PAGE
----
Multi-path routing is defined to provide multi-path for any pair of nodes, and allows the host node or application to choose how to use these paths. Multi-path routing algorithm provides multi-path, and ensure the data path through the path to the destination. The literature [8,9] theoretically proved that the on-demand multi-path has a longer survival time, more reliable path routing information, a good performance, and reduce some congestion. So in recent years, multi-path has gained much attention.

Currently, the study of multi-path routing protocol mainly focuses on two aspects, DSR and AODV routing protocol improvements. Then the study based on DSR and AODV multi-path routing protocol provides a basis for improving traditional single path routing protocol in VANETs [10,11].

AOMDV is based on the AODV routing protocol and extends the AODV, each route discovery can make multi-path between source and destination nodes, and ensure that these paths do not cross and no ring. Compared with other on-demand multi-path routing protocol, AOMDV has three new features: First, the cost of node collaboration is low; Second, do not use source routing strategy, ensure multiple alternative paths do not cross by distributed computing; Third, AOMDV use as much as possible already existing alternative path information, calculate alternative paths based on AODV minimum overhead. Compared with AODV, AOMDV did not use any special routing control packets, the only additional cost is RREQ packet, RERP packet and the additional fields used in RRER packet.

2.3. The Integration of Multi-Path and VANETs

Multi-path routing is supposed to reduce the end-to-end packet delay and increase the packet delivery ratio. Therefore, it can also improve the packet delivery ratio in VANETs when the mobility of relaying vehicles is unknown. In VANETs multi-path routing need to find out the node-disjoint path between the given source and destination nodes S and D. For single path, we choose shortest path between the source and the destination. As the distance increases, the end-to-end packet delivery ratio quickly drops, and the delay increases. Therefore, the shortest path achieves the best performance in terms of delay. The S-D distance is defined as the hop count of the shortest path between the source and destination nodes. The intriguing question is whether the node-disjoint multi-path routing really helps. In this paper, we examine the performance of node-disjoint multi-path routing in VANETs.

3. Simulation Scenarios and Parameters

Communication between vehicles is frequently mentioned as a target for ad hoc routing protocols, there have previously been not many studies on how the specific movement patterns of vehicles may influence the protocol performance and applicability [12-14]. Typically the behavior of routing protocols for VANET is analyzed based on the assumption that the nodes in the network follow the random waypoint mobility model. In this model each node randomly selects a waypoint in the simulation and moves from its current location to the waypoint with a random but constant speed.

In this paper, we assume vehicular environments of urban area, in order to have an accurate evaluation of such condition, the mobility model is adapted to the road linear characteristics. Thus the performance of routing protocol is simulated reasonably and the conclusion has some value in the simulation and practical application of VANET. The parameters of simulation are shown in Table 1.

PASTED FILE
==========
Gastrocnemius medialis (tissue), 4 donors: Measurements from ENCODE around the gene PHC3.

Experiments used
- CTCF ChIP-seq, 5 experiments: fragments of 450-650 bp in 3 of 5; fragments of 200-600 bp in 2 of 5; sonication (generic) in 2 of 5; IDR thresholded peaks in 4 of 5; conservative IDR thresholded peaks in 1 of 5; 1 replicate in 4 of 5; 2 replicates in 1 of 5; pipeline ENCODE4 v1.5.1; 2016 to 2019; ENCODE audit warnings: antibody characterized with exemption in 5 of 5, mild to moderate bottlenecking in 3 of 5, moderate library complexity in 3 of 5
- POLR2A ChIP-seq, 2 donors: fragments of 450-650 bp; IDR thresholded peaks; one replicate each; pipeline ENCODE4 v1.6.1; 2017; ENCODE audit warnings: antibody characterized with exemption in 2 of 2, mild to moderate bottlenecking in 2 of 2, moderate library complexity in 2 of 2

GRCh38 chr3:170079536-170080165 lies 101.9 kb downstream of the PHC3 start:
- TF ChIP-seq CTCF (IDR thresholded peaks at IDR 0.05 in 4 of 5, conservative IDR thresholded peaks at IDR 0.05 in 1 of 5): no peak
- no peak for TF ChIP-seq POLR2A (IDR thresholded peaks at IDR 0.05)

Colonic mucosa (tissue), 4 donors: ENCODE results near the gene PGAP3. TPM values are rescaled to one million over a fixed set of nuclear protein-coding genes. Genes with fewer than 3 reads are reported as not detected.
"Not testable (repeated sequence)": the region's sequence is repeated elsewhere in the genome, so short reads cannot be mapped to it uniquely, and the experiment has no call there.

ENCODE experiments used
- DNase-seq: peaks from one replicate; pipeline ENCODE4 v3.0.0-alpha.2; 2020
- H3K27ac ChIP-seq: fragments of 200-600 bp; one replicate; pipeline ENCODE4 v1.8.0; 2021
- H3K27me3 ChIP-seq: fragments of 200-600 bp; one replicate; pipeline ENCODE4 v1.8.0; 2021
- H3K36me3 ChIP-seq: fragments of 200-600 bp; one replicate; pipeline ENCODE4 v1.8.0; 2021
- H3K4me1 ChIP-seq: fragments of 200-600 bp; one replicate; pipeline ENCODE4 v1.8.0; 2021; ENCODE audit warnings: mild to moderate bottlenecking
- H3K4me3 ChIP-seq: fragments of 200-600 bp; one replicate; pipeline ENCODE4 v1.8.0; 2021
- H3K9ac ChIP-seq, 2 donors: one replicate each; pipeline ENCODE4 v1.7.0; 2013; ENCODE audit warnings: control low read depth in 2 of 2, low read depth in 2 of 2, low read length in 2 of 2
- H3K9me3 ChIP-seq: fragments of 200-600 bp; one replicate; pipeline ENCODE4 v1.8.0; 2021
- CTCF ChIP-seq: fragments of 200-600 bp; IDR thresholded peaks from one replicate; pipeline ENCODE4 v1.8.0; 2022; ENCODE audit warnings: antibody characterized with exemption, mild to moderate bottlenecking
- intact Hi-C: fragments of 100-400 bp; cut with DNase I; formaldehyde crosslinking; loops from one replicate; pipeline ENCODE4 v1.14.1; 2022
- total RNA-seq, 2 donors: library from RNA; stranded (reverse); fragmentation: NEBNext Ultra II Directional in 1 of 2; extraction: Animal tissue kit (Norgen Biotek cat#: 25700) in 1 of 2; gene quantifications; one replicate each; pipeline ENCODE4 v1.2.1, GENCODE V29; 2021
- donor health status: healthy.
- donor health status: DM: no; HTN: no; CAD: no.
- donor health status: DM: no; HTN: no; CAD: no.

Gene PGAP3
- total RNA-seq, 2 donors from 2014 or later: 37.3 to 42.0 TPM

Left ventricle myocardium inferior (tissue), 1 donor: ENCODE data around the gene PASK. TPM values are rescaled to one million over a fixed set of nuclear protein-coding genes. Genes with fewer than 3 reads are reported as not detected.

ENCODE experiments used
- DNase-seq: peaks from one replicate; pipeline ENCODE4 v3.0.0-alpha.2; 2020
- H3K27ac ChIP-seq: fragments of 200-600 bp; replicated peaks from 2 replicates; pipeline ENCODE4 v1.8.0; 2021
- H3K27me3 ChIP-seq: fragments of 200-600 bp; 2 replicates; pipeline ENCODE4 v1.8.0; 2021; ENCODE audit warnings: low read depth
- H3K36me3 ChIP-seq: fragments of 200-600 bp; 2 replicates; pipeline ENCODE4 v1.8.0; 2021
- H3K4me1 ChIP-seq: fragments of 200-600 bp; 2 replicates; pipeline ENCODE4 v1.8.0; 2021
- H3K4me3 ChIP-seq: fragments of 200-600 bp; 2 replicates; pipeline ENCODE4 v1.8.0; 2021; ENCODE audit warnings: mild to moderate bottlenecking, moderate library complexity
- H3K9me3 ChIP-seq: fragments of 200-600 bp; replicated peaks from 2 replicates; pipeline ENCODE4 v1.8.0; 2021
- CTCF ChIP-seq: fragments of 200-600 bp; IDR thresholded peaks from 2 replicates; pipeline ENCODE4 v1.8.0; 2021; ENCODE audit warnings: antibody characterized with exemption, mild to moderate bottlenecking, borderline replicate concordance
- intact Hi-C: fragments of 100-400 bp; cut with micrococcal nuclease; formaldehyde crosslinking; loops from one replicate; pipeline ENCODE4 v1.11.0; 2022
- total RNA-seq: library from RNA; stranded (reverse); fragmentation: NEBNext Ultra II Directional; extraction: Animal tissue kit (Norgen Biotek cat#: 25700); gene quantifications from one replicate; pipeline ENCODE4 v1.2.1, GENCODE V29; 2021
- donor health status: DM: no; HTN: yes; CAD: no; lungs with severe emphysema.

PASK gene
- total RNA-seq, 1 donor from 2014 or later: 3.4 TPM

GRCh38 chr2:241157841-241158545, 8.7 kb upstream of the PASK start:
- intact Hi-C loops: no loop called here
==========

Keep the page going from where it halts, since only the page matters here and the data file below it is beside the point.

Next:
This paper considers the opposite moving direction of vehicles on the road, and there are 10 vehicles on one road in each direction. The inter-vehicle distance (IVD) is 27m which corresponds to the expected security distance related to the legal limitation speeds of 50km/h. This paper uses shadow propagation model which is the basic and simple model of transmission that provides a simplified computation environment. The size of the packets is equal to 1000B. The transport protocol is UDP, due to the mobility of vehicles, a large area should be defined. The scene is shown in Figure 4.

4. Simulation Results Analysis

In this section, we present some numerical results regarding the analysis in this paper, together with simulation results, to confirm the accuracy of the analysis.

First, we present the simulation results for AODV and AOMDV routing protocols under 40 vehicle-nodes situation. As we can see in Figure 5 that two kinds of routing protocols have similar characteristics, with the vehicle-node speed increased the network throughput decreased. But we can find that vehicle-node speed has little effect on network throughput when use AOMDV

Table 1. The parameters of simulation.

Figure 4. Mobile scenarios.

Figure 5. Simulation with 40 vehicle nodes.

routing protocol. Besides we compare vehicle-node speed = 10 m/s, 20 m/s, 30 m/s these three situations, we find that the performance gets worse with the vehicle-node speed increased. This is due to the possibility of failed route path increases with vehicle-node speed increased. So adopting AOMDV routing protocol in VANETs could fit different values of vehicle-node speed better, and the performance of vehicle network throughput is more stable.

Next, we present the results for AODV and AOMDV routing protocols under 80 vehicle-nodes situation in Figure 6. Also we can see that the performance of vehicle network throughput gets worse as the vehicle-node speed increased. Compared with Figure 5, the throughput of network is obviously reduced. With the vehiclenode density increased, the performance of network has a corresponding decline. But AOMDV performs better than AODV in both throughput and stability.

Then we simulate packet loss rate and average delay in both AODV and AOMDV routing protocol under different vehicle-node density. From Tables 2-5, we can see that in vehicular Ad hoc Network packet loss rate and average end to end delay can substantially reduce when using AOMDV routing protocol.

5. Conclusions

In this paper we have evaluated the performance of AOMDV routing protocol in vehicular Ad hoc Network using NS-2. AODV and AOMDV separately represent single path and multi-path routing protocols. We bring multi-path routing protocol in VANETs, and analyze the performance of single and multi-path routing protocols by measuring throughput, packet loss rate and average end to end delay. The results obtained show that the multi-path (node disjoint) has the ability to provide satisfactory packet loss rate and average end to end delay.

Figure 6. Simulation with 80 vehicle nodes.

Table 2. Loss with 40 vehicle nodes.

Table 3. Loss with 80 vehicle nodes.

Table 4. Average end to end delay with 40 vehicle nodes.

Table 5. Average end to end delay with 80 vehicle nodes.

This paper just simulated the scene of crossroad, considered vehicle node speed and density. The results of this paper may be used to study the performance of different routing algorithms, throughput, or packet loss rate in VANETs.


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*This work was supported in part by the Natural Science Foundation of Jiangxi Province for Youth under Grant 2010GQS0153 and 2009 GQS0070.